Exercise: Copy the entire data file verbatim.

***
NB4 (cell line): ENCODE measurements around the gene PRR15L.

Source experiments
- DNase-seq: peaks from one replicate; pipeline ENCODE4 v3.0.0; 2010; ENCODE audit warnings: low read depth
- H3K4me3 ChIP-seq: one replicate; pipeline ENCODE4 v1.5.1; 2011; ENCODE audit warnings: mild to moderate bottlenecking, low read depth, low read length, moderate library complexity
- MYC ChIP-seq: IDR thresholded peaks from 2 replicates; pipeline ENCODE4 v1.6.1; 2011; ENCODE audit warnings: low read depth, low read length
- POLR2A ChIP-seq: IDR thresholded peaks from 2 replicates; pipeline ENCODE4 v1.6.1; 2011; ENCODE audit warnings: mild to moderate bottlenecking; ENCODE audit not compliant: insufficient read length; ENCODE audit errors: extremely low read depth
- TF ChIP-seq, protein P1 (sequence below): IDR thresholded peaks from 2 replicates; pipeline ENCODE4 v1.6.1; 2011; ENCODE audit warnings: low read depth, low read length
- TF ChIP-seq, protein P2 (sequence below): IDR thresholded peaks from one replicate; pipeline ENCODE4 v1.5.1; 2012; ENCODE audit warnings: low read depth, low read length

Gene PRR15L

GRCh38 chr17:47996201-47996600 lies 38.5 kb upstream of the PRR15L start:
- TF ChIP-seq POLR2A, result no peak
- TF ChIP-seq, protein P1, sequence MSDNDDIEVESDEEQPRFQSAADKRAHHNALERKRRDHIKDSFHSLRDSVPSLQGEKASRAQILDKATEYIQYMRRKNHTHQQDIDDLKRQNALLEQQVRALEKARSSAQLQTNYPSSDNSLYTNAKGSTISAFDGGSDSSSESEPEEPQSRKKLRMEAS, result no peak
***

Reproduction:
NB4 (cell line): ENCODE measurements around the gene PRR15L.

Source experiments
- DNase-seq: peaks from one replicate; pipeline ENCODE4 v3.0.0; 2010; ENCODE audit warnings: low read depth
- H3K4me3 ChIP-seq: one replicate; pipeline ENCODE4 v1.5.1; 2011; ENCODE audit warnings: mild to moderate bottlenecking, low read depth, low read length, moderate library complexity
- MYC ChIP-seq: IDR thresholded peaks from 2 replicates; pipeline ENCODE4 v1.6.1; 2011; ENCODE audit warnings: low read depth, low read length
- POLR2A ChIP-seq: IDR thresholded peaks from 2 replicates; pipeline ENCODE4 v1.6.1; 2011; ENCODE audit warnings: mild to moderate bottlenecking; ENCODE audit not compliant: insufficient read length; ENCODE audit errors: extremely low read depth
- TF ChIP-seq, protein P1 (sequence below): IDR thresholded peaks from 2 replicates; pipeline ENCODE4 v1.6.1; 2011; ENCODE audit warnings: low read depth, low read length
- TF ChIP-seq, protein P2 (sequence below): IDR thresholded peaks from one replicate; pipeline ENCODE4 v1.5.1; 2012; ENCODE audit warnings: low read depth, low read length

Gene PRR15L

GRCh38 chr17:47996201-47996600 lies 38.5 kb upstream of the PRR15L start:
- TF ChIP-seq POLR2A, result no peak
- TF ChIP-seq, protein P1, sequence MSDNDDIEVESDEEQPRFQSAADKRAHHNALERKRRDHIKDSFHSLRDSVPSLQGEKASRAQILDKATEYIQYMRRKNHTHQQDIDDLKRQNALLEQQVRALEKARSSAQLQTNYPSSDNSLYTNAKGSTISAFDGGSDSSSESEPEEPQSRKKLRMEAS, result no peak